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WEDNESDAY, May 11 (HealthDay News) -- A high daily intake of coffee is associated with a significant decrease in the risk of estrogen receptor (ER)-negative breast cancer in postmenopausal women, according to a study published online May 11 in Breast Cancer Research.
Jingmei Li, Ph.D., from the Karolinska Institutet in Stockholm, Sweden, and colleagues assessed the association between coffee consumption and postmenopausal breast cancer risk overall, and stratified according to ER tumor subtypes in a Swedish population cohort. A total of 2,818 cases and 3,111 controls were included in the analyses. Using regression models, the odds ratio (OR) for breast cancer risk was estimated in a stratified case-control analysis, and ER subtype heterogeneity was evaluated in a case-only analysis.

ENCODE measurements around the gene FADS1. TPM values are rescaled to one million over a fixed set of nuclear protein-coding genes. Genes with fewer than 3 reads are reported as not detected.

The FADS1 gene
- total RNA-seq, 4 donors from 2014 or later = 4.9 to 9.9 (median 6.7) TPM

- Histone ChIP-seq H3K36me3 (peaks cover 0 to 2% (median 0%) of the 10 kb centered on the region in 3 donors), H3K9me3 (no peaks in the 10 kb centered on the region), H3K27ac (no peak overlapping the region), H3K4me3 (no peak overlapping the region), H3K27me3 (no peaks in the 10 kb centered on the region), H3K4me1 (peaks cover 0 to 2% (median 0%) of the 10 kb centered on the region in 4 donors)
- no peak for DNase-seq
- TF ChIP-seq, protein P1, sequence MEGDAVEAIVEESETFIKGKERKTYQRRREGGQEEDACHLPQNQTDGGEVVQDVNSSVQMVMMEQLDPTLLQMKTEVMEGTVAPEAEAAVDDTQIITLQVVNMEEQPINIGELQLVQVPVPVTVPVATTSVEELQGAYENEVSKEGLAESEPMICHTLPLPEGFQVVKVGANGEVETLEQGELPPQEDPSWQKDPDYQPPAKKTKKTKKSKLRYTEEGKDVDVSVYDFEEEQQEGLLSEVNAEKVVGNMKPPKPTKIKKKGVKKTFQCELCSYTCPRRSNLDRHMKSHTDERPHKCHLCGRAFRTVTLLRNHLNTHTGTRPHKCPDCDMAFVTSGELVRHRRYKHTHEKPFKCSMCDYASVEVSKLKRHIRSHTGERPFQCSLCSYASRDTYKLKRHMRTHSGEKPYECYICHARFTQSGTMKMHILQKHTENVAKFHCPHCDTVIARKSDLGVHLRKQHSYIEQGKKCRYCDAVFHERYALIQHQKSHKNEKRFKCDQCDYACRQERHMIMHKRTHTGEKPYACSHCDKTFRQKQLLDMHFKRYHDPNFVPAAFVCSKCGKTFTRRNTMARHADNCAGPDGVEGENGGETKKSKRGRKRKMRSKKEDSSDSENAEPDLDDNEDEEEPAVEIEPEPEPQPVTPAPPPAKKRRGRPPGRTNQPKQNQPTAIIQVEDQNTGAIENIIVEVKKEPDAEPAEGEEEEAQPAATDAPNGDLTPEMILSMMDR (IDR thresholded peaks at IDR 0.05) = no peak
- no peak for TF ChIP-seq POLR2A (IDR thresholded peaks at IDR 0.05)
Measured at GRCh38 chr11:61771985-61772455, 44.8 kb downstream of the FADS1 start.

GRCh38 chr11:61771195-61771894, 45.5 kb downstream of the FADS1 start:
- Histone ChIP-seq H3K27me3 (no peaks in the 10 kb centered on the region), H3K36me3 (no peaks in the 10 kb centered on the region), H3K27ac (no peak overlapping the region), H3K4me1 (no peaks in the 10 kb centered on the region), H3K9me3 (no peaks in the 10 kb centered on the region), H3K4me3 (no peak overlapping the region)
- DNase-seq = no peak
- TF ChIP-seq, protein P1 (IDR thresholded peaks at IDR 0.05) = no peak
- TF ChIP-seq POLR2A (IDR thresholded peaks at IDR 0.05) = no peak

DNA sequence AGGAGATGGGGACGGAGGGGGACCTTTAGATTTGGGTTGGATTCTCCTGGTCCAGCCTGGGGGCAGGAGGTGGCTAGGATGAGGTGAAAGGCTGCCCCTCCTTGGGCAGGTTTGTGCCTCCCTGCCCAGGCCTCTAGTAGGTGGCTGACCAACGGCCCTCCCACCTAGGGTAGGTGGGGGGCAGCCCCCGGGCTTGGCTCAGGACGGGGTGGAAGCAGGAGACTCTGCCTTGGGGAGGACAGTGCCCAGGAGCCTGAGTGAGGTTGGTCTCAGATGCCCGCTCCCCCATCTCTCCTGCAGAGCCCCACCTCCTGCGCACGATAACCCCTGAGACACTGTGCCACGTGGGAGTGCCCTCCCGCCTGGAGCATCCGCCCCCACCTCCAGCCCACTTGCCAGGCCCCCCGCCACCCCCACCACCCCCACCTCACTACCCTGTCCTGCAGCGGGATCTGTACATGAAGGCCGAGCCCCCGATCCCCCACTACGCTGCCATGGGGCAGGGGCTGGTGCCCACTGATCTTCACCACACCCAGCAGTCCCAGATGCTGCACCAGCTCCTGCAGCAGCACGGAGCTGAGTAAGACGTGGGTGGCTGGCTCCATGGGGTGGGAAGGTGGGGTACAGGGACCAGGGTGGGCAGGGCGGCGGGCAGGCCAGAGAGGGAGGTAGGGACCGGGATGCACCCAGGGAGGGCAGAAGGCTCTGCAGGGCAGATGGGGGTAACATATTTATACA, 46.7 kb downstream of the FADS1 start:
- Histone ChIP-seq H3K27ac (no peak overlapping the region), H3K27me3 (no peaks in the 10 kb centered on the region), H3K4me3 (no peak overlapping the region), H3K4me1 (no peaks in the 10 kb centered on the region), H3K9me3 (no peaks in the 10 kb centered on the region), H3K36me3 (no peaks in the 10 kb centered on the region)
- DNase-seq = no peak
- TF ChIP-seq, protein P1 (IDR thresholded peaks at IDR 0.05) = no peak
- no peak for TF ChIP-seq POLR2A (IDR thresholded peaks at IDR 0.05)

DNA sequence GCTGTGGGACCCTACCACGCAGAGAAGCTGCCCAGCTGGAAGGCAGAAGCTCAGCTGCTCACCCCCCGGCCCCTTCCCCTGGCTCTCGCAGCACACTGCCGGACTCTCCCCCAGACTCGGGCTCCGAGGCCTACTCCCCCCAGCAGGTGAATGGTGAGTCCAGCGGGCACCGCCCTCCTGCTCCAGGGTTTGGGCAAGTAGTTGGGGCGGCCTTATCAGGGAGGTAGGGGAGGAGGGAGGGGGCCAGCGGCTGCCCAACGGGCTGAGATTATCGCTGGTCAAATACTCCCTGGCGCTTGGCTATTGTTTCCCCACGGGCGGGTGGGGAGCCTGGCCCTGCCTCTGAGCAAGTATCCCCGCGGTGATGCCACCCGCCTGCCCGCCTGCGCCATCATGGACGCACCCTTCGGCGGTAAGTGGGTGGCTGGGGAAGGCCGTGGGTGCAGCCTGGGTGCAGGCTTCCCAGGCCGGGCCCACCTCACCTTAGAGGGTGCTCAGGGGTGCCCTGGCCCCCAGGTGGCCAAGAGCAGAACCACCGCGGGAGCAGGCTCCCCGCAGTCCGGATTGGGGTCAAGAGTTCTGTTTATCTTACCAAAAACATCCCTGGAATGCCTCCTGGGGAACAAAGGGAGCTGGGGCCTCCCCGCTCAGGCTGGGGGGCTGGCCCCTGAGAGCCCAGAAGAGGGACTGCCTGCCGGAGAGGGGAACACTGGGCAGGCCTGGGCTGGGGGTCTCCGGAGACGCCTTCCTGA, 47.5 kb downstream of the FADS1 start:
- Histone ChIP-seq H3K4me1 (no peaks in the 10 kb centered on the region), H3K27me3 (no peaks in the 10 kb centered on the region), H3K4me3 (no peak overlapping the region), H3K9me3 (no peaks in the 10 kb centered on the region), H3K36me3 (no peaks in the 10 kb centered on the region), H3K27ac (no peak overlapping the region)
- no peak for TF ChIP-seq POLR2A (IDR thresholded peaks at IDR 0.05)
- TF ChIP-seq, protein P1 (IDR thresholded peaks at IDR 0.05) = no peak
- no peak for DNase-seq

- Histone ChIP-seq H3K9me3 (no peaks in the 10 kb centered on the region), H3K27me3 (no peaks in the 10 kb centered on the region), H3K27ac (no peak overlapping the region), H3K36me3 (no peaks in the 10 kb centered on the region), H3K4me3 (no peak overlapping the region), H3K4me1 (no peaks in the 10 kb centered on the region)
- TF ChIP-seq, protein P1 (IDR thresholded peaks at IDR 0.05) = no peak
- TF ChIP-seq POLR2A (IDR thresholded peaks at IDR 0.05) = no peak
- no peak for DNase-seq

The investigators found that, in the age-adjusted model, drinking more than five cups of coffee a day was correlated with a modest reduction in the overall breast cancer risk compared to drinking one or fewer cups of coffee per day (OR, 0.80). In a multivariate-adjusted model, a significant decrease in the risk of ER-negative breast cancer was seen in those who drink five or more cups of coffee per day compared with those who drink one or less (OR, 0.43).
"We found no evidence that coffee consumption increases the overall risk of postmenopausal breast cancer. However, a high daily intake of coffee was found to be associated with a significant decrease in ER-negative breast cancer among postmenopausal women," the authors write.
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